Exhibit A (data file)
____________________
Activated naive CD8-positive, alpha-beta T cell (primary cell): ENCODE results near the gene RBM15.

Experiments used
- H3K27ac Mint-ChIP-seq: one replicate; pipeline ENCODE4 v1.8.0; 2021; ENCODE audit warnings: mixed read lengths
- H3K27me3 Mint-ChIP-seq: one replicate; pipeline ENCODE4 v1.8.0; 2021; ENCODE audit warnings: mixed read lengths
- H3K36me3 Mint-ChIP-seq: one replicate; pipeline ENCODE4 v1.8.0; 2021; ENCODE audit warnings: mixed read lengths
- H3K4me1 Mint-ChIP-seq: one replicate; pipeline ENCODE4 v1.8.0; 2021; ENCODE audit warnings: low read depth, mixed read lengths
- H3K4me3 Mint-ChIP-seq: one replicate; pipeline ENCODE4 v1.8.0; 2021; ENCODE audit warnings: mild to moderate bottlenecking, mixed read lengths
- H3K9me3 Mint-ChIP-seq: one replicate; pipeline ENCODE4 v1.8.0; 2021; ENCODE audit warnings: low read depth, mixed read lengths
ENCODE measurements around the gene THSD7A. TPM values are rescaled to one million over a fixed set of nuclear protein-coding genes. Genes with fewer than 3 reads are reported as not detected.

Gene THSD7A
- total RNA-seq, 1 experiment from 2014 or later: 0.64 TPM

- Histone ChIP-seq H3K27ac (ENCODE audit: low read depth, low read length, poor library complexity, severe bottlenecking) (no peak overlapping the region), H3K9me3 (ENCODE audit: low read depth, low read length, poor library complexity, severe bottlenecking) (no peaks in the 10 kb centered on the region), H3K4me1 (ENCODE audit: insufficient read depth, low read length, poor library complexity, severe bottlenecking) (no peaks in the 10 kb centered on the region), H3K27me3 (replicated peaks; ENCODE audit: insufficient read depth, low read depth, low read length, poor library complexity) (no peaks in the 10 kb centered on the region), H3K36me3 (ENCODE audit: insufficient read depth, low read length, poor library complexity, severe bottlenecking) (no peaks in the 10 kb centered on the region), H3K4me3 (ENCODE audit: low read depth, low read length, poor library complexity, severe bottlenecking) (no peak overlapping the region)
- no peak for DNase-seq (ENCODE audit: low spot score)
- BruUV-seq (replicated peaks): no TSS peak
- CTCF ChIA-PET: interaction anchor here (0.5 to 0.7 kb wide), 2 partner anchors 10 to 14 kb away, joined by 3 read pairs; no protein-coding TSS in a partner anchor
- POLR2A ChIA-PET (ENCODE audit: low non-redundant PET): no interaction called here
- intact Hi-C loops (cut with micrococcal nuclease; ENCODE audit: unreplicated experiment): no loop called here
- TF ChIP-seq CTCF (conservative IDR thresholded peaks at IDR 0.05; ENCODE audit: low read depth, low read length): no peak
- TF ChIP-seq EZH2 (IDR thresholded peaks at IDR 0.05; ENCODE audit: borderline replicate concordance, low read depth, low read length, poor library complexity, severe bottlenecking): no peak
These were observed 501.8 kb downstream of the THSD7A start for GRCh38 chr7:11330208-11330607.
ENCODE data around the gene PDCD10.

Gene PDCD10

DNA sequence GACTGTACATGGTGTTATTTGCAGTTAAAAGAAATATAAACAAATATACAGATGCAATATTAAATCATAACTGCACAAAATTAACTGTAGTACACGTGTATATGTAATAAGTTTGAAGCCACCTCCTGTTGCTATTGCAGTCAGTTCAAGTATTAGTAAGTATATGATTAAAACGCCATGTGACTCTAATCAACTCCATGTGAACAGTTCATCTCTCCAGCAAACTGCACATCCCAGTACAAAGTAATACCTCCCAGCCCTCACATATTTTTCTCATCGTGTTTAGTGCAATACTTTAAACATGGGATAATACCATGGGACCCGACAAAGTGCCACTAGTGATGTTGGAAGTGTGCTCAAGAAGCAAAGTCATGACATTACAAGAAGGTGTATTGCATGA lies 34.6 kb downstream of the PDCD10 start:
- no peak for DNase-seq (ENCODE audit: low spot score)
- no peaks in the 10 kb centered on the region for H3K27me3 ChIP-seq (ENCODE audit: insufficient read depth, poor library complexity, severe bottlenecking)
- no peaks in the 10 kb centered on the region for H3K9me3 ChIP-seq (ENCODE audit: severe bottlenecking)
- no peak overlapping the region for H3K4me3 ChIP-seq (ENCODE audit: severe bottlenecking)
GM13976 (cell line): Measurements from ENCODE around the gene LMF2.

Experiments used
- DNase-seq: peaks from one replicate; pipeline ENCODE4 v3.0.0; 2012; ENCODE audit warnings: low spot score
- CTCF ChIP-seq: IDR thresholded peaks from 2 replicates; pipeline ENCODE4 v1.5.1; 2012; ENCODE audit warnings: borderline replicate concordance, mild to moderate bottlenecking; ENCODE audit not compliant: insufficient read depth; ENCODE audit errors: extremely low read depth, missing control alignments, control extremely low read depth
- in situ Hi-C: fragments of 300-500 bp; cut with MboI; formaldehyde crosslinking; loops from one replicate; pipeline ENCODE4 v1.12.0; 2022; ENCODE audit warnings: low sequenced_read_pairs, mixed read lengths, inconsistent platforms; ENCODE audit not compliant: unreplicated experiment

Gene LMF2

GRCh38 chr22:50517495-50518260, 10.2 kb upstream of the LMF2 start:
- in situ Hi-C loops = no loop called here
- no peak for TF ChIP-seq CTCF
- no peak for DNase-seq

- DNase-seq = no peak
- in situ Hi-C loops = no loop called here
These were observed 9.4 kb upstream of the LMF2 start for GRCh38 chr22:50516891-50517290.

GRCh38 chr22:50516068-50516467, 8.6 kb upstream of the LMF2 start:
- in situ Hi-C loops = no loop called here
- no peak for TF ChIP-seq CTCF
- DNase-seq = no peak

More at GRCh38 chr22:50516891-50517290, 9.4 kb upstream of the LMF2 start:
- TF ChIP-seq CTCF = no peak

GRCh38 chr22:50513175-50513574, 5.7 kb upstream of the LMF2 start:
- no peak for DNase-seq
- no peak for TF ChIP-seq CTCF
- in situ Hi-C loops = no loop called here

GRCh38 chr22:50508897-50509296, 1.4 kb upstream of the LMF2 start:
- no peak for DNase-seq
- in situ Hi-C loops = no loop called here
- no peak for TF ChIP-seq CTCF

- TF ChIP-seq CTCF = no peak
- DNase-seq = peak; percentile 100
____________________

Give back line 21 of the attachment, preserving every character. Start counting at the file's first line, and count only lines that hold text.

ENCODE data around the gene PDCD10.